UK fuel prices continue to edge higher

UK fuel prices continue to edge higher
The second-largest weekly fuel price increase of the year means UK motorists are now paying 120p a litre for diesel.

Over the course of last week alone the average cost of a litre of both petrol and diesel rose by 1.2p, leaving drivers paying 118p for unleaded on the nation’s forecourts.

The RAC concedes motorists face the likelihood of a third straight month of increases, with pump prices surpassing an average not seen since March.


Recent surges in the price of fuel are being aided in no small part by the devastation brought about by Storm Harvey and the debilitating effect it had on Gulf Coast oil refinery production in the US.

Last week the latest RAC Fuel Watch report confirmed that prices at the pump shot up by more than 2p a litre in August, and warned drivers that these rises are likely to be just the “tip of the iceberg”.

Unleaded went up by 2.26p a litre while diesel was 2.28p a litre more by the end of the month.

Now the price rises have escalated again, with data published by the Department for Business, Energy and Industrial Strategy putting them at a four-month high.

IN OTHER NEWS: UK to ban sale of new diesel and petrol vehicles by 2040

RAC fuel spokesman Simon Williams said: “The average price is now back to 119p, something motorists last saw in late March. Diesel has also gone up and just yesterday rose above the 120p a litre mark for the first time since early May.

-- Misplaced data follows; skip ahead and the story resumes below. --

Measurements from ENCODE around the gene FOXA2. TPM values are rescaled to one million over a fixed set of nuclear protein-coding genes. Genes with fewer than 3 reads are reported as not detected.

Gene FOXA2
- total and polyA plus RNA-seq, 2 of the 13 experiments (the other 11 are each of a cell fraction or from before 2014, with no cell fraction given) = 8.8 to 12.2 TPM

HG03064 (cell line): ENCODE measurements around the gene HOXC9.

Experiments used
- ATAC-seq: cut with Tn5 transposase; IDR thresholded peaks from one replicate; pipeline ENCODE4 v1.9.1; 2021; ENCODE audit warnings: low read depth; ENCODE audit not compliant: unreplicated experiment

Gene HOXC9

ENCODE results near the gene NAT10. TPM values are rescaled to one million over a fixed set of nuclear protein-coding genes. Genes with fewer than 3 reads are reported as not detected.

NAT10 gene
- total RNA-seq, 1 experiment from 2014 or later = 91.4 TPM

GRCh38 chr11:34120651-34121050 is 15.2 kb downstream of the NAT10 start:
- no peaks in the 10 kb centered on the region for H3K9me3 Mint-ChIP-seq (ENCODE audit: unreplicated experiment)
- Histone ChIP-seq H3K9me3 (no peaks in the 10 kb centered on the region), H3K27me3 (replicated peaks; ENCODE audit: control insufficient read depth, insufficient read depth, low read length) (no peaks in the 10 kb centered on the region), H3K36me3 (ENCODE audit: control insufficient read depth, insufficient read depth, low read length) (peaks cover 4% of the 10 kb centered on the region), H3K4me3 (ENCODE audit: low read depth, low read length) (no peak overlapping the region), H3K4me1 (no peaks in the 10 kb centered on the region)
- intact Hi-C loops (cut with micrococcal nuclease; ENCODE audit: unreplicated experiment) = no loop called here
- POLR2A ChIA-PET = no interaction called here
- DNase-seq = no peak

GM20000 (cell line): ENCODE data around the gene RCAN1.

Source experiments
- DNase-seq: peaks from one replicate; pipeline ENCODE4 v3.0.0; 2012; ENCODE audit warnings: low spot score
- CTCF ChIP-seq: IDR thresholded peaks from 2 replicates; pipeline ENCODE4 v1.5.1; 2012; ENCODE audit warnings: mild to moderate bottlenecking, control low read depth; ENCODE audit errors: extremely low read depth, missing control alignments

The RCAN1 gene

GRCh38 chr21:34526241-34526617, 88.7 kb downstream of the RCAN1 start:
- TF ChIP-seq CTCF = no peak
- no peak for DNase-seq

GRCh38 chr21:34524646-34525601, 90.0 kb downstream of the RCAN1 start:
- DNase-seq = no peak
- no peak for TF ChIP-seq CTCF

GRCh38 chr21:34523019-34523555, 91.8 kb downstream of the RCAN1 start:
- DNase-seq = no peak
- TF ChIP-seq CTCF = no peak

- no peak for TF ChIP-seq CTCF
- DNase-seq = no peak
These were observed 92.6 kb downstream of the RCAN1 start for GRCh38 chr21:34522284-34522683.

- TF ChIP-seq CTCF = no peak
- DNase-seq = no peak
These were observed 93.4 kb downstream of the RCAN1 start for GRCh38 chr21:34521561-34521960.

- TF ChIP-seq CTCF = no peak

“This is bad news for drivers who have had two consecutive months of pump price rises and now face a third.

“On a more positive note the wholesale price of unleaded dropped yesterday so this may bring some much-needed relief on the forecourt. This is as a result of the damage to the oil infrastructure in Texas caused by Storm Harvey proving to be less extensive than had been feared and the fact many refineries are now coming back online.

“While the price of producing petrol tends to be primarily affected by the cost of crude oil and the exchange rate as it’s traded in dollars, it is also affected by global market forces for the refined product itself and we often see the price move up and down according to supply and demand issues.

“This is what happened after Storm Harvey as petrol went into shorter supply. It was also compounded by a drop in the region’s crude oil production.”

Copyright Press Association 2017. Motoring News articles do not reflect the RAC's views unless clearly stated.